Florence City Council hears storm water concerns

February 12, 2019

FLORENCE, S.C. – Storm water was at the forefront of Monday’s meeting of the Florence City Council.

Mark Allen and Ronnie Summersett addressed their concerns over flooding on Saint Anthony Avenue. Saint Anthony Avenue is located off of Second Loop Road across from the Goodwill store.

Allen said he was best known for two things in Florence: a large Christmas light display he puts out for the community and that his house floods every time there is heavy rain. He also showed pictures of flooding in and around his property after a heavy rain on July 27, 2018. Allen said he was frustrated with the city and the state regarding his issues. He added that he was working with state Rep. Jay Jordan and that he had spoken to state Sen. Hugh K. Leatherman about the problem.

Summersett said he is frustrated that they pay a storm water fee each month and are receiving no benefit from it.

City Manager Drew Griffin said the average storm water fee was around $3.24, with people with larger amounts of covered land paying more.

Summerset claimed to be paying more than double that. He offered the council a chance to view a copy of his water bill.

Florence Mayor Stephen J. Wukela, Councilman George Jebaily and Griffin spoke to the concerns of Allen and Summersett.

Wukela said that the private storm water system for the neighborhood where Allen and Summersett live was constructed before standards were in place regarding the types of storms that the storm water system should be built to handle. Later, Wukela added, the Clean Water Act put very low standards in place that the city recently raised.

Wukela added that the storms were just getting worse over time and that the city has experienced several 500- to 1,000-year rain events in the past few years. No system designed would be able to handle that amount of rain.

Wukela also said that if the city were to commit to upgrading the storm water systems that need to be upgraded in the city, it could cost as much as $200 million. Even if the city doubles its current storm water fee, it would only raise $10 million. He also said there was a question of whether it was an appropriate role of government to improve privately owned storm water systems on private land.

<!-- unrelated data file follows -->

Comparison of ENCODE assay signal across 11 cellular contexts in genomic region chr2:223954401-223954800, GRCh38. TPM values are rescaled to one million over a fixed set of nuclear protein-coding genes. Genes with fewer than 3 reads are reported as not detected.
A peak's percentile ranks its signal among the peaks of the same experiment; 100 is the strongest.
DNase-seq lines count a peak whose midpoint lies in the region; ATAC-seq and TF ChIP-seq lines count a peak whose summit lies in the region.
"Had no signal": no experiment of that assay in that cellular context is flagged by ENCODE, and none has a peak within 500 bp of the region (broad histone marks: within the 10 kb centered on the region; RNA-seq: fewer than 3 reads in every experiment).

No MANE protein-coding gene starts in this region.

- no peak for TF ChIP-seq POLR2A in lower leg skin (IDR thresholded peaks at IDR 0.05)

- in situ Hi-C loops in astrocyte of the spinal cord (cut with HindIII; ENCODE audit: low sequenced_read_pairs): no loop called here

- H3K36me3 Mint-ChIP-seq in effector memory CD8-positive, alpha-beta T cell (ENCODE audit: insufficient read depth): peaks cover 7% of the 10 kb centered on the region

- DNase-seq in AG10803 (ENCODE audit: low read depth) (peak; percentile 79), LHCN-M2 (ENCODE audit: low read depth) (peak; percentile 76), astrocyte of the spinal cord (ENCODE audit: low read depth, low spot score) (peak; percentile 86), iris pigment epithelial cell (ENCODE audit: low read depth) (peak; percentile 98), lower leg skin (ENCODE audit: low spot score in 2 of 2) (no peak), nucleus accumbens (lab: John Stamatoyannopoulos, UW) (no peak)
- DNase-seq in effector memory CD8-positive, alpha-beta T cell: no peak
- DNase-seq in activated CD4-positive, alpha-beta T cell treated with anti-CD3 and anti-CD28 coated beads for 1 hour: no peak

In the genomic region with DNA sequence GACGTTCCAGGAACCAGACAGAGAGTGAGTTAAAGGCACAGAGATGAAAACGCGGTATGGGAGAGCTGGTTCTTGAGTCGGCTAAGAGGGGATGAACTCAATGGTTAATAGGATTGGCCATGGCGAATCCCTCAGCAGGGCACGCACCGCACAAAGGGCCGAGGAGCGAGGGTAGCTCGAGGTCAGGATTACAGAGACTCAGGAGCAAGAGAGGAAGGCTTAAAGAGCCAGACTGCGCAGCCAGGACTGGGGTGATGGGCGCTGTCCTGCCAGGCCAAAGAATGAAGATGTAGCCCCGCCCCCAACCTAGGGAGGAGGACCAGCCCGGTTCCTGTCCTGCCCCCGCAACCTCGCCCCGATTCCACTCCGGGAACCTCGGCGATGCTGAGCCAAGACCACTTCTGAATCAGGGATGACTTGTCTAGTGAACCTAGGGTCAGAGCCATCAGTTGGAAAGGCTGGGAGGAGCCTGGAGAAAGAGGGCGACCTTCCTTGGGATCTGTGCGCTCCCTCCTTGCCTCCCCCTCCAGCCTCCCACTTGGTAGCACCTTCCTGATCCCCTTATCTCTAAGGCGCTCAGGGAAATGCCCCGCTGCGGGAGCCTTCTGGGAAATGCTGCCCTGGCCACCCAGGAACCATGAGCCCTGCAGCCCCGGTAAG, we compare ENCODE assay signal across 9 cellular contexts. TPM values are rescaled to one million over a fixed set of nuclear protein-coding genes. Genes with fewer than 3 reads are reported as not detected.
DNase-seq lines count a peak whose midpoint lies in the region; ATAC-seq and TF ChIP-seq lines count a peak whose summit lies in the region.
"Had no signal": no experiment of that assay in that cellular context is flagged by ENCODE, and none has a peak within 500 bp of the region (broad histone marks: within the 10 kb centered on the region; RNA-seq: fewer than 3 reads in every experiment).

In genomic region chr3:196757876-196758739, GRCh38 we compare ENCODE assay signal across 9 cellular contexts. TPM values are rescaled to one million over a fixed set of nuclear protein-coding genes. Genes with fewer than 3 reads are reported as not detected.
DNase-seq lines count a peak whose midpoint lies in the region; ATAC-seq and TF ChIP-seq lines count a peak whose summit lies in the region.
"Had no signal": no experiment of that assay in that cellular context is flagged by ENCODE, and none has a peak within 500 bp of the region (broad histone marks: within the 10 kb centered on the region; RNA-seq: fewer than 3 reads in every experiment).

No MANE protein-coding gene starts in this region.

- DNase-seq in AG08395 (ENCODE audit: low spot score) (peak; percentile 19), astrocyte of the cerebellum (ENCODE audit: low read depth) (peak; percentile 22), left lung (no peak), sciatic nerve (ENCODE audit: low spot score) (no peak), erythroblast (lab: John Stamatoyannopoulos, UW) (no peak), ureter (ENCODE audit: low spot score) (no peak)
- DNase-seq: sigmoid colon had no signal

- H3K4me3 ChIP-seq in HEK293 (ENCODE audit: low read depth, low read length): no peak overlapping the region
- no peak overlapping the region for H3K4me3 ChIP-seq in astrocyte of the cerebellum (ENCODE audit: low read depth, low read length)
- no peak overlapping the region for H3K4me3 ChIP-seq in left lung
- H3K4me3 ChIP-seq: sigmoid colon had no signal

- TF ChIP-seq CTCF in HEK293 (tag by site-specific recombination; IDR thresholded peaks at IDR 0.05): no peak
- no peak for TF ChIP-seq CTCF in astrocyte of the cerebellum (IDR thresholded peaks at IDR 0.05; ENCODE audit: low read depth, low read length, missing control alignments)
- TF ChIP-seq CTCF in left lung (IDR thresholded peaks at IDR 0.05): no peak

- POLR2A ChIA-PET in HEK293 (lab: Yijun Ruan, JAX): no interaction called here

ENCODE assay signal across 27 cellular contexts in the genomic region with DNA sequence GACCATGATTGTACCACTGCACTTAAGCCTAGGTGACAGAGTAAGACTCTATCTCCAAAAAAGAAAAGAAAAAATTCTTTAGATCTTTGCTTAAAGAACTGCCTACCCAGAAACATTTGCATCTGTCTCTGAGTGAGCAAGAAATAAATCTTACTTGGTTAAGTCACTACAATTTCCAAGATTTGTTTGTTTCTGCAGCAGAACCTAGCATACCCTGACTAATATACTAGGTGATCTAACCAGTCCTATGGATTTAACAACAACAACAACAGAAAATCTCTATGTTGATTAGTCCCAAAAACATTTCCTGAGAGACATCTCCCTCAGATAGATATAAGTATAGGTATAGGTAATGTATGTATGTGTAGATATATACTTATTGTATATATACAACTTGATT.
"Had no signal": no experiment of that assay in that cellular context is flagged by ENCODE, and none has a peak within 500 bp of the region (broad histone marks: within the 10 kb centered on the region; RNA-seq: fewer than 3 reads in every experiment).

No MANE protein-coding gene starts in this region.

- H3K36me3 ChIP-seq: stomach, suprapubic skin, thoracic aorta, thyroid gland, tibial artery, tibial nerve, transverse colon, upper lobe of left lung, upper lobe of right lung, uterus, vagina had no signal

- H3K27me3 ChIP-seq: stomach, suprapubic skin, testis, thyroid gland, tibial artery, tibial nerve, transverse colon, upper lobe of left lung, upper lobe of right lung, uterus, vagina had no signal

Griffin listed a number of areas that are affected by flooding, including North Florence. He also said there was considerable community push back when the city tried to implement a storm water service fee. Griffin added that some of the storm water debt will be coming off the budget in two years, providing the city with some funds to improve storm water.

Jebaily expressed his sympathy and offered that he faced flooding issues at his law office and that his parents experienced flooding in the same area. He added that he wished he had a magic wand to fix the problem but that he did not.

Later in the meeting, Laura Poston addressed the council with concerns about storm water created by a development being constructed by Hugh Leatherman LLC off of Second Loop Road. Annexation of the development was up for second reading Monday.

The council approved the second reading 7-0 on the motion of Mayor Pro Tempore Frank J. “Buddy” Brand and a second by Glynn Willis.

Poston said she is concerned about additional runoff created by the development.

Griffin said a pond would be built to catch some of the runoff.

Griffin and Wukela got her contact information and said they would meet with her to allay some of her concerns regarding the development.

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